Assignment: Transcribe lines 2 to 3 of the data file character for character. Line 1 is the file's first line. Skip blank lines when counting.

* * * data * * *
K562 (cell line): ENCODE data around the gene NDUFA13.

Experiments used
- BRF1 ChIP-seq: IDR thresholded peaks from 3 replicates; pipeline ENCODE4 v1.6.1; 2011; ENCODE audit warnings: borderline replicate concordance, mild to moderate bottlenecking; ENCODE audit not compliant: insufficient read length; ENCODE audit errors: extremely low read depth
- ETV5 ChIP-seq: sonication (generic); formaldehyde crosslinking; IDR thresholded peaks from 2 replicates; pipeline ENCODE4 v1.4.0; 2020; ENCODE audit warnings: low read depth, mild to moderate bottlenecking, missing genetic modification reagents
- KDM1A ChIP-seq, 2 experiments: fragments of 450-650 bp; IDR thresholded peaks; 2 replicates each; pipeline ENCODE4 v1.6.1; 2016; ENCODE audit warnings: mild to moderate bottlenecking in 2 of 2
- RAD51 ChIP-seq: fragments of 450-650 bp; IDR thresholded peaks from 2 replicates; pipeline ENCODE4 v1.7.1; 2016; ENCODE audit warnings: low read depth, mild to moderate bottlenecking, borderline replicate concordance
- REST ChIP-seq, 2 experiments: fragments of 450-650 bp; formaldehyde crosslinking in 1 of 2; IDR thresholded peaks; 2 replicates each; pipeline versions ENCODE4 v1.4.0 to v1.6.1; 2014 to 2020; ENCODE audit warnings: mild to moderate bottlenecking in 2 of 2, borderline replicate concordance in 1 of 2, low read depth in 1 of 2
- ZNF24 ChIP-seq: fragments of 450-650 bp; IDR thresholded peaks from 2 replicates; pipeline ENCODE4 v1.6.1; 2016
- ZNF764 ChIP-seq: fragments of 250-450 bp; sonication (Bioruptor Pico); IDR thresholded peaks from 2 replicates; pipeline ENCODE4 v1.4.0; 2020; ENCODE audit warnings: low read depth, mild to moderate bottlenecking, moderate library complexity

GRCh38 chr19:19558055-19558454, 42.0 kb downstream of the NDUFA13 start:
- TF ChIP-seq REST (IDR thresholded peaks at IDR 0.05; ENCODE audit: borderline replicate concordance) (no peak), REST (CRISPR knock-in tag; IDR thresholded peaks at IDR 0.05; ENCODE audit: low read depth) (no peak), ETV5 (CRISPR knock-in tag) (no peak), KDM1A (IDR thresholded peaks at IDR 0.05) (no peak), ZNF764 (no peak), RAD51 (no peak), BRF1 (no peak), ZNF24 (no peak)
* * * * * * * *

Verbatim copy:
Experiments used
- BRF1 ChIP-seq: IDR thresholded peaks from 3 replicates; pipeline ENCODE4 v1.6.1; 2011; ENCODE audit warnings: borderline replicate concordance, mild to moderate bottlenecking; ENCODE audit not compliant: insufficient read length; ENCODE audit errors: extremely low read depth